When “Doctor Who” first began back in 1963, the BBC tapped veteran British actor William Hartnell to play the First Doctor. Though he was only 55 when he got the role, Hartnell portrayed an abrasive, seemingly frail, much older Doctor. Being a Time Lord, of course, meant that he was far tougher than he looked, but the frailness wasn’t always an act. Hartnell suffered from then-undiagnosed arteriosclerosis, and as the years went on, the demands of the show took their toll on his health.
In 1983, Doctor Who Magazine #83 contained an interview with Hartnell’s widow, Heather Hartnell, about his time on the show. He absolutely loved it, she assured fans, and left “purely because of his ill health.” In fact, leaving broke his heart. “Having told the press that it was going to run for five years, he was determined to play it for five years. But he could not remember his lines, plus his legs were beginning to give way at times.”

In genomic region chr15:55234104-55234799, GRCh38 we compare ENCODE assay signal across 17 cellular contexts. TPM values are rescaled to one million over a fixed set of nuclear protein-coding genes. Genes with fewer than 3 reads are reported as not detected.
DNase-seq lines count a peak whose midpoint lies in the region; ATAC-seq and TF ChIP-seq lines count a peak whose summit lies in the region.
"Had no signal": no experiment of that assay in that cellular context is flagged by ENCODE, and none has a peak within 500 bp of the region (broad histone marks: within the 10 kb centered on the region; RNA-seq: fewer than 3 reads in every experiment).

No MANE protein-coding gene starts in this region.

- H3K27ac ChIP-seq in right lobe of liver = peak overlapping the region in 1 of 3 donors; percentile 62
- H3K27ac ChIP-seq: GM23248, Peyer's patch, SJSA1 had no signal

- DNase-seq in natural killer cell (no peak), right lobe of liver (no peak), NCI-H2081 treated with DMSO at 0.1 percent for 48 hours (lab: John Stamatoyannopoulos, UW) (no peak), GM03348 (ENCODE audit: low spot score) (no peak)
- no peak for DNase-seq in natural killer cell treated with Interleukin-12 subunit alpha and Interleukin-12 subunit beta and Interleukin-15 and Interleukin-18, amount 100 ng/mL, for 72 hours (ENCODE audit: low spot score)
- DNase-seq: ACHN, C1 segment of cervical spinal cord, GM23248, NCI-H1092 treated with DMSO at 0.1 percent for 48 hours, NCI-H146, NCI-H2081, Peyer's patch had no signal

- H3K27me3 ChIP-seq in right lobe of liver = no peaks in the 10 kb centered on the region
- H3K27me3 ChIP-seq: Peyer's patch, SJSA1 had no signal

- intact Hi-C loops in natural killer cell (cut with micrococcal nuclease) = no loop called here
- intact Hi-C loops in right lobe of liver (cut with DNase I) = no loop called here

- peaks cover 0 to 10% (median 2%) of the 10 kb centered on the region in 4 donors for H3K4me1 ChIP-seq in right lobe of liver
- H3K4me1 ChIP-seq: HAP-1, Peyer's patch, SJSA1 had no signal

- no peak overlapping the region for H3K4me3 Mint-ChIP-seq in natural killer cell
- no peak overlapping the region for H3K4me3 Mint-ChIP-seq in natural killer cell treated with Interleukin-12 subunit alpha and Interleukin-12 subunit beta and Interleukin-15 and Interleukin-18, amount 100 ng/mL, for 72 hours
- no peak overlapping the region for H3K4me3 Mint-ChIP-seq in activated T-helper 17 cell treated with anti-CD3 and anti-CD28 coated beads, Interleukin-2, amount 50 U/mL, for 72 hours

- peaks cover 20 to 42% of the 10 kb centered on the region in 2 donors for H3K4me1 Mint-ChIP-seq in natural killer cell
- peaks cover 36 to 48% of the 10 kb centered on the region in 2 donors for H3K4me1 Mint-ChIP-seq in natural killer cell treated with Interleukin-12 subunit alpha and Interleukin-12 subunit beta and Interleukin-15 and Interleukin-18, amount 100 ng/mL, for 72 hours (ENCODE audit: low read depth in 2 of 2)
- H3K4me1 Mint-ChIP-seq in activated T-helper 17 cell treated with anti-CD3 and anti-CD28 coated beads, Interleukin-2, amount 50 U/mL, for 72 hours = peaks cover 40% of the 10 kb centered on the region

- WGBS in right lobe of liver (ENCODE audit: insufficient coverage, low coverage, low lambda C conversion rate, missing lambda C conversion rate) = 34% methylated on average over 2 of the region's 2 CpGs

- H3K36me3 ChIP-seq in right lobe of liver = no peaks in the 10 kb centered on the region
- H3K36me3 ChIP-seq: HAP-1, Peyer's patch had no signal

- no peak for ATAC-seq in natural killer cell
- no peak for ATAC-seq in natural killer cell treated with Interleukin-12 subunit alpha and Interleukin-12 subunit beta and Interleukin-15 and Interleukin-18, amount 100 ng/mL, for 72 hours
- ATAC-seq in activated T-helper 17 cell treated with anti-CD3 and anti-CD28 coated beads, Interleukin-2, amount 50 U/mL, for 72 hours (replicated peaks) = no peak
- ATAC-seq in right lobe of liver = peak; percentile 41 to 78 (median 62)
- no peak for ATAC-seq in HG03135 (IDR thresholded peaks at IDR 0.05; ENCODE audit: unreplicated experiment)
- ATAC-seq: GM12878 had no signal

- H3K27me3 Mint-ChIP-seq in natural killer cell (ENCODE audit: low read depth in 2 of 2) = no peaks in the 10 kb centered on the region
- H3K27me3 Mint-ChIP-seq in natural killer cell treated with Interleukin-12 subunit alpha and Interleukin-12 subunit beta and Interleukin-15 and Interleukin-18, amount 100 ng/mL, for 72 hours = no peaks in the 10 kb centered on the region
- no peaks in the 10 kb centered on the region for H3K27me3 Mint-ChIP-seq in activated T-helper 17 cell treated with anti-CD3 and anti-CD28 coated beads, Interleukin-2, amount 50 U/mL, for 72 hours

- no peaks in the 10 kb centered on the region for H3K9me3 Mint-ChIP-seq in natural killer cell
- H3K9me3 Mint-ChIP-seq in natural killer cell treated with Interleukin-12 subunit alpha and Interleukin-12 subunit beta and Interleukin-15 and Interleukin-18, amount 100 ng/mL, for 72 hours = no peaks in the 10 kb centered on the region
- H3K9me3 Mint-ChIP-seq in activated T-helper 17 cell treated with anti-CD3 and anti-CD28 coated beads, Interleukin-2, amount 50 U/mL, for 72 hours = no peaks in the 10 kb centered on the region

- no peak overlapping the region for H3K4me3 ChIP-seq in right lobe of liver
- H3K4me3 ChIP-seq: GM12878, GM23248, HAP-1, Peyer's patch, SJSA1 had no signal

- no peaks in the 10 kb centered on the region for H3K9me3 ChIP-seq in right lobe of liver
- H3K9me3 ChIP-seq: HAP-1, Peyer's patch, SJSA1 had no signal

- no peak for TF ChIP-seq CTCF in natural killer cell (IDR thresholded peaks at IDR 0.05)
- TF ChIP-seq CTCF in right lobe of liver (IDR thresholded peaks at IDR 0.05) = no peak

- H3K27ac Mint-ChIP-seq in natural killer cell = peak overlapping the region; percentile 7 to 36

Of course there were rumors that he also left in 1966 because he clashed with the show’s new team, though officially the BBC only says that, “A combination of ill-health and changing production team influenced William Hartnell’s decision to retire from the role.” Not wanting to cancel their hit, the BBC hired actor Patrick Troughton to take over as the Second Doctor, beginning the painful Time Lord regeneration that’s allowed “Doctor Who” to continue for almost 60 years.